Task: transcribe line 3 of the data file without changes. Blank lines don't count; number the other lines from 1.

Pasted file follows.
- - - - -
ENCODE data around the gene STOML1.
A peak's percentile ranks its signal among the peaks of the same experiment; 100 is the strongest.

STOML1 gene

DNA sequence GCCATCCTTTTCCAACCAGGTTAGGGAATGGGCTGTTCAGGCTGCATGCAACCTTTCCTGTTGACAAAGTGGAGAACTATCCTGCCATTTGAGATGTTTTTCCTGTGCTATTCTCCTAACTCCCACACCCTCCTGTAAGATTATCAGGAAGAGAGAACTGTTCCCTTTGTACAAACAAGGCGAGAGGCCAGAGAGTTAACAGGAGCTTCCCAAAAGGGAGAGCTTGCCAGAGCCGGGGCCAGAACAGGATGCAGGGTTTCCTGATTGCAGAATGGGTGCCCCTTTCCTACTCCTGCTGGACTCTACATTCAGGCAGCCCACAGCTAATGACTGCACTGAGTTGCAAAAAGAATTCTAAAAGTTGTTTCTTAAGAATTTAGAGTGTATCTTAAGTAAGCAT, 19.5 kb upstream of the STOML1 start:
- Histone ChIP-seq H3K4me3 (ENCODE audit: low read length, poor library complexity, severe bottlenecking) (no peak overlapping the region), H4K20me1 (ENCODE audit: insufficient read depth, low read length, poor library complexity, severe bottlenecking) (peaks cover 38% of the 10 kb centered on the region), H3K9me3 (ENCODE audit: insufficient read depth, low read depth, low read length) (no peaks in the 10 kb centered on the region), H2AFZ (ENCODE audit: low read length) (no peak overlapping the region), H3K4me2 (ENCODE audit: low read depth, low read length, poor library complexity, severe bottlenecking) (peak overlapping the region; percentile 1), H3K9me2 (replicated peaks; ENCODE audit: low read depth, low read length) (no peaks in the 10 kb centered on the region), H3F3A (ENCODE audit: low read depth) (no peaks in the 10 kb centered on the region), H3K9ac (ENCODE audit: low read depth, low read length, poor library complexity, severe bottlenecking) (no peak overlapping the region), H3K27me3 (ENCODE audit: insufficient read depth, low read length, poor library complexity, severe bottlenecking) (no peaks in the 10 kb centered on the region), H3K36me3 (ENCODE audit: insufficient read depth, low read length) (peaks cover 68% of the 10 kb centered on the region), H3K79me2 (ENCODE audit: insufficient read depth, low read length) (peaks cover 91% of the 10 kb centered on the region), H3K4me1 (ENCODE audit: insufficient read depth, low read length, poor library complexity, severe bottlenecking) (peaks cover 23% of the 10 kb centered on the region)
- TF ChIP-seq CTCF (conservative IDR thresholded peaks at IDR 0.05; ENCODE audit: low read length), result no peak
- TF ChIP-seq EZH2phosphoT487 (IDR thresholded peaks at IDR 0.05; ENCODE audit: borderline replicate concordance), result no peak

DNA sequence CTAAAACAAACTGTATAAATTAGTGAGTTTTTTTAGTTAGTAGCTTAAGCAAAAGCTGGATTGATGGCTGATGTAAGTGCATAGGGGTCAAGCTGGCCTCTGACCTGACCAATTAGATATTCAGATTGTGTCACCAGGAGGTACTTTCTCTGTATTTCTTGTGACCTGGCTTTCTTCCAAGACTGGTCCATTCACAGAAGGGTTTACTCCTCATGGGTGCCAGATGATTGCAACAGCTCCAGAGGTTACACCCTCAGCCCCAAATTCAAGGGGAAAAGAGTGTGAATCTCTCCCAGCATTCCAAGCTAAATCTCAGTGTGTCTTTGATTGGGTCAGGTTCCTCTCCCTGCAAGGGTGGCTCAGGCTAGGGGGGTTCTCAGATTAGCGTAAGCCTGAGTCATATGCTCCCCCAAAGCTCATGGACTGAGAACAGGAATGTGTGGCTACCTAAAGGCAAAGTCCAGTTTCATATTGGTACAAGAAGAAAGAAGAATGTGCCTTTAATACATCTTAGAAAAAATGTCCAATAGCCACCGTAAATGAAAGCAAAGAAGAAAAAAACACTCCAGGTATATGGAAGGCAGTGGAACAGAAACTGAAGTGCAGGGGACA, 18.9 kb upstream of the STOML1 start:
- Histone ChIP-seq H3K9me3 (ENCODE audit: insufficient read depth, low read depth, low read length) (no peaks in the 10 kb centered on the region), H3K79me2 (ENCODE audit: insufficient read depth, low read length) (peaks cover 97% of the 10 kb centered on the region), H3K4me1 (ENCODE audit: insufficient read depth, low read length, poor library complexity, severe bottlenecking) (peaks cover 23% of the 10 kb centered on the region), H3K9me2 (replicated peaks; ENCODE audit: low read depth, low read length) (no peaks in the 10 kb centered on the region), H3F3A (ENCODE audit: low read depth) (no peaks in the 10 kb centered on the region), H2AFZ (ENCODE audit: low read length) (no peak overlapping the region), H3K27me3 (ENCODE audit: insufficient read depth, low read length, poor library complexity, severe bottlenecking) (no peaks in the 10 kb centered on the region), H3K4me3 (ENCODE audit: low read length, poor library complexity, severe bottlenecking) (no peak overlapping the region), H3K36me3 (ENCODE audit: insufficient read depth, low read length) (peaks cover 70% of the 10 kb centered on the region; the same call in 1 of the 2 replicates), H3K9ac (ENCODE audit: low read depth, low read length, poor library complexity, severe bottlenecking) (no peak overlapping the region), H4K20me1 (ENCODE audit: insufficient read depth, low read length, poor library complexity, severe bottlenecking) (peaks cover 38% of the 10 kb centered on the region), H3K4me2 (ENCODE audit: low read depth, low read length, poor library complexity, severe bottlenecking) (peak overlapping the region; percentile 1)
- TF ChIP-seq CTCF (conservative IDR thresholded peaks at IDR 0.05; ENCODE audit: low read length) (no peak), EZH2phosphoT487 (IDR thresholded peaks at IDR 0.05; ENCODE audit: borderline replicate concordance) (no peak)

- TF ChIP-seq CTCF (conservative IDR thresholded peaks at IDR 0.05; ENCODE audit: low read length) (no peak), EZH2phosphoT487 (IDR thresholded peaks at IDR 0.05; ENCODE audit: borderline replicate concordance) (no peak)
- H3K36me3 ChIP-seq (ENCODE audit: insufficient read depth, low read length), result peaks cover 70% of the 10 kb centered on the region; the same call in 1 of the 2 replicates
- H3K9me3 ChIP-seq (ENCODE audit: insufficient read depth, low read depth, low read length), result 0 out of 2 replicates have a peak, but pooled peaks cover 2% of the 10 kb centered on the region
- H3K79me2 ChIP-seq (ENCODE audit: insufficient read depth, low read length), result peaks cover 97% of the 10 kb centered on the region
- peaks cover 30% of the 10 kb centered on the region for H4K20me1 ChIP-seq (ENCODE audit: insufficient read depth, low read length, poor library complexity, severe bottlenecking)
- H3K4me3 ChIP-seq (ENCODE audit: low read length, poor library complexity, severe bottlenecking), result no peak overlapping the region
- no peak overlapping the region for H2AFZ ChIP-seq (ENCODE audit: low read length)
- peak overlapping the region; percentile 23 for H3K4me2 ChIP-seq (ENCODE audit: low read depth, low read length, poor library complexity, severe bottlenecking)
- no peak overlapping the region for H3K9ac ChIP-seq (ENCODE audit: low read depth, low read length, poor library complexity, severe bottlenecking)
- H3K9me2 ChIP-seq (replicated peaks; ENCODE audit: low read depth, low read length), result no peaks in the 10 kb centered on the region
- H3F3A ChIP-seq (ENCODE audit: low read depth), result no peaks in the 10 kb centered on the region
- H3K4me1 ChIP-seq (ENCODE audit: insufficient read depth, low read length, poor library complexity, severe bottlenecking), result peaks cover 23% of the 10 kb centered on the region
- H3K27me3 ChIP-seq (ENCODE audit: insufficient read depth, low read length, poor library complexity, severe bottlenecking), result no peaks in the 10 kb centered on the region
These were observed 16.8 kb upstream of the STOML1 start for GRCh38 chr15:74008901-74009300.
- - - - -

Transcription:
STOML1 gene